Themes in The Unreedemed Captive

Important Themes in ???The Unredeemed Captive???
???Most of all, I wanted to write a story??? (Demos, 1) In The Unredeemed Captive, John Demos, the author, wanted to write a story about the beginnings of America. John Demos??™ ???story??? explains the life of Reverend John Williams and his family. In 1703, French and Indians raid the city of Deerefield, and take most of the citizens captive, including John Williams and his family. His family is split between the Indian and French captors; some go to Montreal, and some go to Native American villages and tribes. The story focuses on Eunice Williams, one of John Williams??™ daughter, and her story of marrying a Native American. The rest of the book explains the strife between the English, French, and Native Americans; and the problems created by the captives taken from each side. Eventually, most disputes are settled and captives are ???redeemed???; except for Eunice, who chooses to be with her foster Native American family and her husband, ???The Unredeemed Captive???. John Demos, in The Unredeemed Captive focuses on how the religious and cultural influences of Europeans on Native Americans, and differences between the Native Americans and the Europeans influenced early America. writing service personal statement
The English set out to help the natives from the ???darkness of heathenism??? to the ???bright light of Protestant Christianity???. Eventually, their newfound cities and villages run into obstacle such as lack of resources and authority, natural disasters, and ???Indian Wars???. These obstacles cause the English to, ironically, ???un-civilize??? themselves. Lack of authority and resources cause the English to give up on civil methods and start ???riotous living??™, living without education and rules. Some villages are forced to obey brutish laws by their Indian captors. Eventually, few people start to prefer the Indian ways of life, and refuse repatriation to the English community, ???Civilized people willingly turned savage, their vaunted ???Old World??™ culture overwhelmed by the wilderness.??? (Demos, 4)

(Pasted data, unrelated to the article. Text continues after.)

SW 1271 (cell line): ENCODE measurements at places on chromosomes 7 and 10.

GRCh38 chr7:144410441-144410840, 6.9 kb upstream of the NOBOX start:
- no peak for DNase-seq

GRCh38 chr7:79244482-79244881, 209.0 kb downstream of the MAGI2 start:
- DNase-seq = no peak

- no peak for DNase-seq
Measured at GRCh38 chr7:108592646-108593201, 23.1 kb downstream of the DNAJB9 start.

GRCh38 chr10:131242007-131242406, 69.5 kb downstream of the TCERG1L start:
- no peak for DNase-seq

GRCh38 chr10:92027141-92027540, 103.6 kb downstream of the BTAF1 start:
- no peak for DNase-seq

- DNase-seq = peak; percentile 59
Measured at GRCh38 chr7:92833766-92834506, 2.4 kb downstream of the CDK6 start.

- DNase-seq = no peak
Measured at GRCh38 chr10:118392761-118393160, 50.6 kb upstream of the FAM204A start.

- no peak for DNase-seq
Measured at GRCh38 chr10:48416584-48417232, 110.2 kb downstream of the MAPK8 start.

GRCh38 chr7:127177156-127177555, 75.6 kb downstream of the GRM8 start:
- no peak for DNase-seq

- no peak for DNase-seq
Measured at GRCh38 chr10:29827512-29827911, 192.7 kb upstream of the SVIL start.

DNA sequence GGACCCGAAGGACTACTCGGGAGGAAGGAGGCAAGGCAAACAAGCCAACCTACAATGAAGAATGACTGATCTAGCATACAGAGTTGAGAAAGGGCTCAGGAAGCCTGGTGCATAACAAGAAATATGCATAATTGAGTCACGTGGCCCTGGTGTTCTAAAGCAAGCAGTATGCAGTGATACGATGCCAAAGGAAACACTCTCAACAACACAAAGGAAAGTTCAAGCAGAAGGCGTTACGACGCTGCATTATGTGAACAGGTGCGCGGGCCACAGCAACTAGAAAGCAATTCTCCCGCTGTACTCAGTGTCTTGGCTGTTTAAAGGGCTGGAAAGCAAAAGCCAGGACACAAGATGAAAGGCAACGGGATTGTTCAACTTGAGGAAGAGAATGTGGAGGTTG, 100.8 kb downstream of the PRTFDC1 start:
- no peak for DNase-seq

Jesuit missionaries tried to convert Iroquois to Christianity; however, not all were accepted and successful. Some Jesuit missionaries were accepted into Indian villages, others were ???martyred??? and imprisoned. Jesuit missionaries often created internal differences within the native population; traditionalists, those who opposed Christianity, versus those who adopted Christianity. ???Many Iroquois villages [were] divided into bitterly antagonized factions: newly professed Christians on the one hand, versus staunch ???traditionalists??™ on the other.??? (Demos, 5) Economic opportunity and pressure affected the natives by forcing them to either retain cultural integrity or gain prosperity and dependence on European commerce.
The Jesuits were granted a portion of land, which they named ???LaPrarie???, a place where they recruited Iroquois and preached Christianity to them. However, religion was not the only key motif for Iroquois to go to LaPrarie, ???The year 1667??¦a year of peace, following decades of devastation??¦for refugees from the burned out Mohawk villages, there was incentive to get away.??? (Demos, 123) LaPrarie was also close to economic opportunity due to beaver hunting and fur trade, making opportunity another motif for Native Americans to migrate to LaPrarie. The trading of animal skins for European guns, clothes, and liquor plagued LaPrarie of violence and drinking.